is good for our soul. I don't mean to slight this kind of thanksgiving
at all. But when we read this passage from the letter to the Philippian
church, Paul clearly refers to a radical shift of gratitude, a
type of thanksgiving that has nothing to do with recollecting
our blessings. "Rejoice in the Lord, always," says Paul.
A way of giving thanks: in the Lord and always.
Always. A friend of ours has
cancer. It is malignant. He is given three to 18 months to live.
He is not yet 50 and has a wife and two sons. Rejoice always?
mention of friends and family
here. Usually we give thanks for something: I am thankful
for good health, an education, a loving family, good friends,
an autumn maple tree flaming red. We have been taught from childhood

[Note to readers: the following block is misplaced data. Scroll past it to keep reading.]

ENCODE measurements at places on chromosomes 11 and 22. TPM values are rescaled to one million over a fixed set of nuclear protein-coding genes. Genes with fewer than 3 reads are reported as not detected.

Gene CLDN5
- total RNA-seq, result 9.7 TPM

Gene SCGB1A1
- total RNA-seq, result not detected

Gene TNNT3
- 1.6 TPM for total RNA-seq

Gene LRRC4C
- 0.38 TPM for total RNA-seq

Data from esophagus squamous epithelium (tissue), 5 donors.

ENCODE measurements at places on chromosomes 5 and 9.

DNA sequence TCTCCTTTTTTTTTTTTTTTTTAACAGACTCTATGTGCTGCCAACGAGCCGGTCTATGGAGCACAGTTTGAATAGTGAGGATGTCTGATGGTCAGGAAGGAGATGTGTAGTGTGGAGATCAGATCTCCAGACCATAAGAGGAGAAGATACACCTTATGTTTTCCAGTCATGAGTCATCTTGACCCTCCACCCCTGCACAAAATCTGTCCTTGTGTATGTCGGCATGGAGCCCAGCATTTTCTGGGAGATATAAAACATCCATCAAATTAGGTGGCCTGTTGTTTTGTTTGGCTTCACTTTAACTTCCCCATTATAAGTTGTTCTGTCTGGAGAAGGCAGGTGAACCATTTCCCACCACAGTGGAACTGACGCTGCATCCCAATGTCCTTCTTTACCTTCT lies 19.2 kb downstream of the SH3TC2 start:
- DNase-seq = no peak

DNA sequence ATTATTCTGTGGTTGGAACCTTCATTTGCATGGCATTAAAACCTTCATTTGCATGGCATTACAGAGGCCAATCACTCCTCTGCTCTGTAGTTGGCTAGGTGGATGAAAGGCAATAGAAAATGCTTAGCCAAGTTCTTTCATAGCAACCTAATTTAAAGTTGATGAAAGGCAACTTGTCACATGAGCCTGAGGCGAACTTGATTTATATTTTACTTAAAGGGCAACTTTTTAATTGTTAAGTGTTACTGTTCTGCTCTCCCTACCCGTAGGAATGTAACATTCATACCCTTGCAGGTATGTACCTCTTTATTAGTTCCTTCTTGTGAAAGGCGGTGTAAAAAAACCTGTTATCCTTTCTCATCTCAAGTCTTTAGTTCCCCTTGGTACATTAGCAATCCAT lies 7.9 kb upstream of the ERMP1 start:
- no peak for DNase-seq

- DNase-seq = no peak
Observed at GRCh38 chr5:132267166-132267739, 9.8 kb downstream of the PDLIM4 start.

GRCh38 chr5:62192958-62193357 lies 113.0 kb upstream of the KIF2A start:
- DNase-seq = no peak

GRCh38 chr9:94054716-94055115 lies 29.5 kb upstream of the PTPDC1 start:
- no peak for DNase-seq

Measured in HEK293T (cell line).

to "count our blessings," to be grateful for what we
In contrast, Paul invites us
to be grateful. Simply be grateful. It doesn't mean we don't
rejoice in the blessings we can count, but that our sense of gratitude
is not dependent upon these things.
"Rejoice in the Lord always."
With these words Paul helps us live into a different understanding
of what gratitude is, of who God is and who we are.
If we give thanks only
when we have scored the goal, received a raise, received a healthy
grandchild, then we are in danger of turning God into a Santa
Claus divinity. We give thanks to a God who bestows gifts. We
receive a present: "Thanks, God!" Something goes wrong:
"Why, God?" Our gratitude becomes conditional. We get,
then give thanks.
Paul invites us to see God
in a different way.